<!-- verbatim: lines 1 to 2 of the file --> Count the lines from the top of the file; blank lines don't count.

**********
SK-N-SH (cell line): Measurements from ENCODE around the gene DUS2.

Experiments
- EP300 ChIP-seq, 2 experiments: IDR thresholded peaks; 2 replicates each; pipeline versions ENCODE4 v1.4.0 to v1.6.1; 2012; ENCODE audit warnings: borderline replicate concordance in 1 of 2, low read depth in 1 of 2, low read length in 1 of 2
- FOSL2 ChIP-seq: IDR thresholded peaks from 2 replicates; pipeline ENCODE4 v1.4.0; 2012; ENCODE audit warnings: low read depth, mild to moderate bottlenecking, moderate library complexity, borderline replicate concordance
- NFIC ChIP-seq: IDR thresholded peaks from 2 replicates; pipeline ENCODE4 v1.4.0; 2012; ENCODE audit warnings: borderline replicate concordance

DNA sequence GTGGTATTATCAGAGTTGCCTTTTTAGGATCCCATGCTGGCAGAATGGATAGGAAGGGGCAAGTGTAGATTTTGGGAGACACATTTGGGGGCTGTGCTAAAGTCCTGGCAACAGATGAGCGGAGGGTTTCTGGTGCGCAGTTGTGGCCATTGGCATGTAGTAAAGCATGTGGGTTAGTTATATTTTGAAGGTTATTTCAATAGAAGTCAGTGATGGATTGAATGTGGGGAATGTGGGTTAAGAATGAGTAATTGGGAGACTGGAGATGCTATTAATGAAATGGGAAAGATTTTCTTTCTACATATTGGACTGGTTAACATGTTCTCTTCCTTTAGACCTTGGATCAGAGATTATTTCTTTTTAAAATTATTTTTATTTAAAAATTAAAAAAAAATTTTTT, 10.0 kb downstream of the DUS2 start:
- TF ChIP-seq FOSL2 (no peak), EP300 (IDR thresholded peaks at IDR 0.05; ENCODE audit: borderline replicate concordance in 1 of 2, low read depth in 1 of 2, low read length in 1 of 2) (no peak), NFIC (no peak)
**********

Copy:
SK-N-SH (cell line): Measurements from ENCODE around the gene DUS2.

Experiments